Might I pose a little question here, being a total IT noob?
I run Kubuntu (Ubuntu with the KDE desktop) on an old pc and all works well, but I noticed that the amount of free hard drive space is slowly declining;
Last week there was 333.4 GB free, and currently there is still 331.2 GB left? It should be noted I haven't installed any packages/games since then, so I'm assuming that space is being slowly eaten away by updates on stuff I have installed?
So I was wondering if that was indeed the case, (because 2 GB in a week's time is a bit big for just updates on like 30 packages methinks), and if there is some sort of "cleanup" method just in case older obsolete stuff is still about and clogging the pc up?
It is nothing drastic, of course, as 331 GB of free disc space is still like 3/4 of the drive, but I got me wondering as too what was eating that tidbit of free space?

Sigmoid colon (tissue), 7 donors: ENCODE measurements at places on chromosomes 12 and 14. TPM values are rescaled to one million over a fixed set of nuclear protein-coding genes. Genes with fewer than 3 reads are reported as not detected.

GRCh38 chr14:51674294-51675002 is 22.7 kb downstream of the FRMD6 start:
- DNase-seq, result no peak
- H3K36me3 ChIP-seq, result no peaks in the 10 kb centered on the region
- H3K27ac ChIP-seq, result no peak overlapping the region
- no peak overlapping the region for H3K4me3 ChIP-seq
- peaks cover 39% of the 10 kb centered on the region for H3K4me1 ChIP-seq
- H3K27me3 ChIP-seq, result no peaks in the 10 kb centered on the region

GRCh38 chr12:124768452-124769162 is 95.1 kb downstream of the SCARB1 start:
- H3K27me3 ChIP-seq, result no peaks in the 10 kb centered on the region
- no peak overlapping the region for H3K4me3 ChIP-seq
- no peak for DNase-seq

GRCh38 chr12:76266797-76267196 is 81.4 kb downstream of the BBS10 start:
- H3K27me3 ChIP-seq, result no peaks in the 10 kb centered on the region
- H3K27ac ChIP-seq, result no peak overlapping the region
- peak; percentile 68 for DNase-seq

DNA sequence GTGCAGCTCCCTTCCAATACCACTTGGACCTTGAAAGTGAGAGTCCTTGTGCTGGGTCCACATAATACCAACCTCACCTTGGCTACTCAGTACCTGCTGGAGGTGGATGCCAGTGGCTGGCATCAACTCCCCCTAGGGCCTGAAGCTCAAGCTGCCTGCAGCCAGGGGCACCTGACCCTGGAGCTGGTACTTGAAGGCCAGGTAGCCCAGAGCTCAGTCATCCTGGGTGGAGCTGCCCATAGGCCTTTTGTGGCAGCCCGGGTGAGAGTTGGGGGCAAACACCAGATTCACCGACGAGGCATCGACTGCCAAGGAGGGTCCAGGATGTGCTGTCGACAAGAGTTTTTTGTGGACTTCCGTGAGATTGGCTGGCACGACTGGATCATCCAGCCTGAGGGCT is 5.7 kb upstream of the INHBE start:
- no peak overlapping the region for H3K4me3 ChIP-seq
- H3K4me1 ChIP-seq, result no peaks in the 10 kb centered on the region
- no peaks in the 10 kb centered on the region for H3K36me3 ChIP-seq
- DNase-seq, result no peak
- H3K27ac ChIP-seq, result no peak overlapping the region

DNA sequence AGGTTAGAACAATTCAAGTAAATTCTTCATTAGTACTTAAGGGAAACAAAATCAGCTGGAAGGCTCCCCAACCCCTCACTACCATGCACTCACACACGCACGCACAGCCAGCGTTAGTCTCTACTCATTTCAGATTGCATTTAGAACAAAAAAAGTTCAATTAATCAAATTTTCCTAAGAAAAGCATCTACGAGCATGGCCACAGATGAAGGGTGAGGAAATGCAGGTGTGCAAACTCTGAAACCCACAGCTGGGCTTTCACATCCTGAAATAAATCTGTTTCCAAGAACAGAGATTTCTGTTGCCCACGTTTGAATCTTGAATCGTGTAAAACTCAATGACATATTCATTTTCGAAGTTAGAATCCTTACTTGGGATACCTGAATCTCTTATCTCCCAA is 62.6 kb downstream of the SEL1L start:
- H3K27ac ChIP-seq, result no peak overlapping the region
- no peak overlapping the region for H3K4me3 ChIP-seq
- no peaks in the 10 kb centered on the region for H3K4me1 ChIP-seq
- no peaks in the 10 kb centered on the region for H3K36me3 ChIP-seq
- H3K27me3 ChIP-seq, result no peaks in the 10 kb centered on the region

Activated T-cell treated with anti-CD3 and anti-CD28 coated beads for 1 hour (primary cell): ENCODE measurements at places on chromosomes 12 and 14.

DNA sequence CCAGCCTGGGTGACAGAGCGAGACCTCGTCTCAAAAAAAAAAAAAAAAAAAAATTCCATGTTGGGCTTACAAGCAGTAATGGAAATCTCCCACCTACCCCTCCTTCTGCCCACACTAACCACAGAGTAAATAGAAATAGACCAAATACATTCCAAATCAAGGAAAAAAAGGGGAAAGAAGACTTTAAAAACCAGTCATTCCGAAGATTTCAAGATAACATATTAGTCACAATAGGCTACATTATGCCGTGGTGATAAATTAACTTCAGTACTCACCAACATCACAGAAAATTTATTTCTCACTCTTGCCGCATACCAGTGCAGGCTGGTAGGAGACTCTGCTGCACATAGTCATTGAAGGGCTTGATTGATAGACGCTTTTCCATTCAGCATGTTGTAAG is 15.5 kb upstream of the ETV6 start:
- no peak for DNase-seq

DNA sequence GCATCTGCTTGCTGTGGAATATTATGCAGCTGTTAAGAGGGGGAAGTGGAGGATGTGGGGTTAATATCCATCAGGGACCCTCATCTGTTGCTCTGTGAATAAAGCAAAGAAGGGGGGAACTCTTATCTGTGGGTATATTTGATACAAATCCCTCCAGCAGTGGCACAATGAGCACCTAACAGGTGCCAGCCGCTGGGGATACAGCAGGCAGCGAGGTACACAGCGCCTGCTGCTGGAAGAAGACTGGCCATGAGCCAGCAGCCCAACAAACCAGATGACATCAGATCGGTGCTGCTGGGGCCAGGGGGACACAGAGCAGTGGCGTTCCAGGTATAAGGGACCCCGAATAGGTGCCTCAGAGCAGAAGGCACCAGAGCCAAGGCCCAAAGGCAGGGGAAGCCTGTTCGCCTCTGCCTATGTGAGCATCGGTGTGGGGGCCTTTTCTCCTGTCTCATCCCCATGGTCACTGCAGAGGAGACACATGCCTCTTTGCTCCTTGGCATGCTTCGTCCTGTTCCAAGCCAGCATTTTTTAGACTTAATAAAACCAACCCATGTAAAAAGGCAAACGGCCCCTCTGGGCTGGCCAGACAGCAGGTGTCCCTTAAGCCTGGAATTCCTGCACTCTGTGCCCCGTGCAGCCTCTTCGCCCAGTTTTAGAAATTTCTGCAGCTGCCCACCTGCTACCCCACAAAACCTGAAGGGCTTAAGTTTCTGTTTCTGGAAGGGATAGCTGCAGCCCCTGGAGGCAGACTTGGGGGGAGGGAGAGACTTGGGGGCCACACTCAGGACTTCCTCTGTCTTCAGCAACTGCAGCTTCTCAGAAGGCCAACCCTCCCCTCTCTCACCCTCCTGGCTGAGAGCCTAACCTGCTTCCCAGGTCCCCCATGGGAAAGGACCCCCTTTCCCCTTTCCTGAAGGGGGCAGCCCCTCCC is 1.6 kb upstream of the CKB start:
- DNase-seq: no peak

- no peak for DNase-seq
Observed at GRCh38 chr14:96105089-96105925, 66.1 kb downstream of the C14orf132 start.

Could be updates, could be runaway logging. I once had an app go crazy and balloon the .xsession-errors
file in my home directory up to over a gigabyte in size before I noticed. (Keep in mind that files won't actually be deleted if they're still in use, so you have to delete the log file and
kill the application to free any such space)
If you don't mind installing a KDE application, I recommend Filelight for identifying what's using up your space. It draws a very nice interactive radial graph. (GNOME added an inferior clone of it to Baobab, but it really is inferior. For example, Filelight makes heavy use of caching and selective re-scan to make itself a more viable solution for scanning and pruning really large swathes of files.)
Another good tool for that sort of thing is ncdu, which gives you a terminal-based view in the form of a sorted-by-size listing which you can navigate and drill down into using the arrow keys.